Picking & Grinning: Strikeforce Challengers 16

By Jeff Sherwood Jun 24, 2011
Jason High (top) has won four straight. | Photo: Daniel Herbertson/Sherdog.com



Sherdog.com staff and contributors put their reputations on the line with bold predictions for Strikeforce “Challengers 16” on Friday at the ShoWare Center in Kent, Wash. The event airs on Showtime at 11 p.m. ET and features a main event between lightweight prospects Caros Fodor and James Terry.

James Terry vs. Caros Fodor

Tomasz Marciniak: Fodor is an OK grappler, but I doubt his striking skills are on the same level as Terry’s. I think Terry keeps this one standing and punishes Fodor through the duration of their 15-minute bout to take a decision.

Tony Loiseleur: This one should be an interesting and close fight, though, for the moment, I’m leaning toward Terry, who has crisp, solid striking and should be difficult to take down. This should make things difficult for Fodor, as I expect him to close in with punches before clinching up and trying for the takedown, like in his last few fights. If he successfully gets Terry to the canvas, there’s a chance he could threaten him with submission attempts, punches and elbows. However, I have faith that Terry realizes this and will be ready to stuff takedowns or scramble to his feet, rather than play the ground game like Fodor will be looking to do; Terry by decision.

Rob King: Both guys are coming off nice performances at Strikeforce Challengers 15. You can tell Terry is a product of Cung Le’s teachings, showing off similar standup techniques, including rapid combos. Fodor has stronger jiu-jitsu and has the advantage should the fight hit the mat. Terry has really impressed me lately, though, and I like him to score a stoppage victory late in this fight.

Gian Villante vs. Lorenz Larkin

Guilherme Pinheiro: This is my favorite fight in the card. I’m not going to lie. Villante’s TKO loss to Chad Griggs has got me wondering about his true ceiling as a mixed martial artist. I know he is a natural 205-pounder, but I was surprised to see him being that reckless in the cage. To top things off, Larkin can hit pretty hard, which makes me worry about Villante. Still, I think Villante is the more complete fighter and I expect him to be smarter than his last fight. I’ll take Villante, with a close decision over Larkin.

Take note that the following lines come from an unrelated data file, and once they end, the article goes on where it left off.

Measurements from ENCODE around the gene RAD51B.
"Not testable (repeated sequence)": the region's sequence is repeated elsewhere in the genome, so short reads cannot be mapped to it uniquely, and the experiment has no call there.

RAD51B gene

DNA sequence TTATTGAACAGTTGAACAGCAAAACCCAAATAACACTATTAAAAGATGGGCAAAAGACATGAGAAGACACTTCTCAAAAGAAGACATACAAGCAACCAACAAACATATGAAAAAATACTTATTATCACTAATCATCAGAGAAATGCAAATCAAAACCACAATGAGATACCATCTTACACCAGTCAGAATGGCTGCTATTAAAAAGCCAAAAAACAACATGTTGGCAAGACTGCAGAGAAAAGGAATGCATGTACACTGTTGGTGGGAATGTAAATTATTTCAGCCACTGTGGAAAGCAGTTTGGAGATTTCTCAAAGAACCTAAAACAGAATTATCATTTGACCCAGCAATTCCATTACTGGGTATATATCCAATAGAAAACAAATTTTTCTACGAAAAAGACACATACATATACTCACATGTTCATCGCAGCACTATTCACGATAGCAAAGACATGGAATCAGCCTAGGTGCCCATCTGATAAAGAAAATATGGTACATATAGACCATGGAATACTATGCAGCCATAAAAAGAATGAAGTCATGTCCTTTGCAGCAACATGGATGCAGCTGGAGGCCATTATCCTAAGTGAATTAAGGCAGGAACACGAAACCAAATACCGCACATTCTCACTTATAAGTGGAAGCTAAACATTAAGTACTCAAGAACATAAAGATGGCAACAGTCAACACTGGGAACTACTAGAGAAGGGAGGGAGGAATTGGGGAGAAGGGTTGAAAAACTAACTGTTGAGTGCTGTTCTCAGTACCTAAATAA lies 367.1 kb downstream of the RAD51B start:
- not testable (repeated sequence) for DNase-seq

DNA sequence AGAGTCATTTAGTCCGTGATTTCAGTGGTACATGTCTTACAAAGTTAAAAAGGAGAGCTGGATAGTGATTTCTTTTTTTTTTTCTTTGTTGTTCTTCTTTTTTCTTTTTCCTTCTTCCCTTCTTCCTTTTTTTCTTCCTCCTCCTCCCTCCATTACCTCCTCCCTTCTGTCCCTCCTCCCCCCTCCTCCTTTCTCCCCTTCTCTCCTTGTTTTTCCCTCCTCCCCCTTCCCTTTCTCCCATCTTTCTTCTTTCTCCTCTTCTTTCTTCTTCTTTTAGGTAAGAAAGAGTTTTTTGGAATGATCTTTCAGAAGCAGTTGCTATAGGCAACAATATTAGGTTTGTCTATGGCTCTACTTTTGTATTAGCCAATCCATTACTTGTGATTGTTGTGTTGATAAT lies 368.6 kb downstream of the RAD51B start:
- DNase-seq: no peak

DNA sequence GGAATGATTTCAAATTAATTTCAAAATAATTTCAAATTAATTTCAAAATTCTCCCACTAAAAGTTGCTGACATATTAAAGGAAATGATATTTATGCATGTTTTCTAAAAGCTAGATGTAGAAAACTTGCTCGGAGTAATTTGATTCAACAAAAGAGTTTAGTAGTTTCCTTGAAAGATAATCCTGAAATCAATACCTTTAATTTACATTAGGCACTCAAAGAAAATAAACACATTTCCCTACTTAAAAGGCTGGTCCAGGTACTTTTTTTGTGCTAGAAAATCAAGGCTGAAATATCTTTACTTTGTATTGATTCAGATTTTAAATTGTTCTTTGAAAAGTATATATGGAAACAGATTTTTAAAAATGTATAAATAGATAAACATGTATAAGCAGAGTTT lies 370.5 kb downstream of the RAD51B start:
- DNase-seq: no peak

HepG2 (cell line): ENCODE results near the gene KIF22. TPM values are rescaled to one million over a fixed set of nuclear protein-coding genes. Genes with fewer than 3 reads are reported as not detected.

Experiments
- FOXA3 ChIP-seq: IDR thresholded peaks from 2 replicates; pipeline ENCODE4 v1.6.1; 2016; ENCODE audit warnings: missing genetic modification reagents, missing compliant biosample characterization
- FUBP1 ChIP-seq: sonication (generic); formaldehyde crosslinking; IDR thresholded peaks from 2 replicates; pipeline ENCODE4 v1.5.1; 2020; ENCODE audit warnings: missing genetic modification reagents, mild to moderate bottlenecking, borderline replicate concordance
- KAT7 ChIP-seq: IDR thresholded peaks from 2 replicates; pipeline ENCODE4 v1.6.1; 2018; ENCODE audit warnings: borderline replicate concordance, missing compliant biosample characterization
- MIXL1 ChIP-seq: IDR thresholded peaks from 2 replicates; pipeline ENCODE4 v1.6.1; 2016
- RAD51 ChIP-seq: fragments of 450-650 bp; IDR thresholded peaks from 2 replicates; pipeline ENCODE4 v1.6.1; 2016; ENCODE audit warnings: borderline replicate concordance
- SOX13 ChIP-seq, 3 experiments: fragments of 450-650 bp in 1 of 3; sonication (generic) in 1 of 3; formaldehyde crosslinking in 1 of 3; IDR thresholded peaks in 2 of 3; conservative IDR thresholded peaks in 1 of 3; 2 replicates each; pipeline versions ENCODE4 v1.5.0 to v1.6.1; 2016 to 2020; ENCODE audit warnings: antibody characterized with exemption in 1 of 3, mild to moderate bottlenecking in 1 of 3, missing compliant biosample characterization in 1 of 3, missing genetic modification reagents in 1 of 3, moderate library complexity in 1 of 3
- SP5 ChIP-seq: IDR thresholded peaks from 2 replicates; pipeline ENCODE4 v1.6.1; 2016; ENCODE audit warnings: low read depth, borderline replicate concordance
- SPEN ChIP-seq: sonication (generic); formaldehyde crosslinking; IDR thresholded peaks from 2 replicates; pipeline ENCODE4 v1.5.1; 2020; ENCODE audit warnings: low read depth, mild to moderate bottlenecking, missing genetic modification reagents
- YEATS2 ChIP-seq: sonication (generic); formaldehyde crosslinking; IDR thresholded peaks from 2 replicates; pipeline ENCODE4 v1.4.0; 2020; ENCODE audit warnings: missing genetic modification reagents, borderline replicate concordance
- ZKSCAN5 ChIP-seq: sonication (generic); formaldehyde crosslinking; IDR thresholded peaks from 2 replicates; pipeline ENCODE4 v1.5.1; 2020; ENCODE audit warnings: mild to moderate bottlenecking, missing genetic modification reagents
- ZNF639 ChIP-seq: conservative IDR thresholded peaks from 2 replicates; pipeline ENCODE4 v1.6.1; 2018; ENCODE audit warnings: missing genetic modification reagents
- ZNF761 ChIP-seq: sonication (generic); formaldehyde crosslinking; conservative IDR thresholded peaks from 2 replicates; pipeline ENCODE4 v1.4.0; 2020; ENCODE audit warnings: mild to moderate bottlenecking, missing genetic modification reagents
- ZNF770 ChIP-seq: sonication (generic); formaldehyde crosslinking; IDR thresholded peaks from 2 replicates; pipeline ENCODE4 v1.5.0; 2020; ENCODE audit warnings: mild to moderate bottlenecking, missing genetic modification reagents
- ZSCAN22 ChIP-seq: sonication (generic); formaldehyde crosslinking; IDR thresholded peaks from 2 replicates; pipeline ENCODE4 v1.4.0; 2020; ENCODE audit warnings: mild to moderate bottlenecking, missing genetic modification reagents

Jordan Breen: This ball is in Villante’s court. If he uses his wrestling, he can put the one-dimensional Larkin on the floor, pummel him and potentially tap him. However, if Villante tries to play kickboxer, he’s up against a superior technician who has some really nasty aces up his sleeve. If Villante plays a smart game and puts Larkin on the floor, victory is his. Otherwise, he might end up on the painful end of a highlight reel.

Brian Knapp: These two light heavyweights have bright futures, but I believe Larkin has too much speed, power and experience for Villante at this point in their respective careers. Chad Griggs exposed massive defensive holes in Villante’s standup and game planning, and Larkin is an exceptional striker who can make him pay, as well. If he can avoid takedowns, I expect Larkin land a fight-altering blow during an exchange and perhaps finish it with punches and elbows on the ground.

Germaine de Randamie vs. Julia Budd

Tristen Critchfield: These two kickboxers should make for an explosive matchup while it lasts. Budd’s 14-second loss to Amanda Nunes doesn’t bode well for her against De Randamie, a highly touted prospect with dangerous knees. De Randamie finishes this one early in the first round.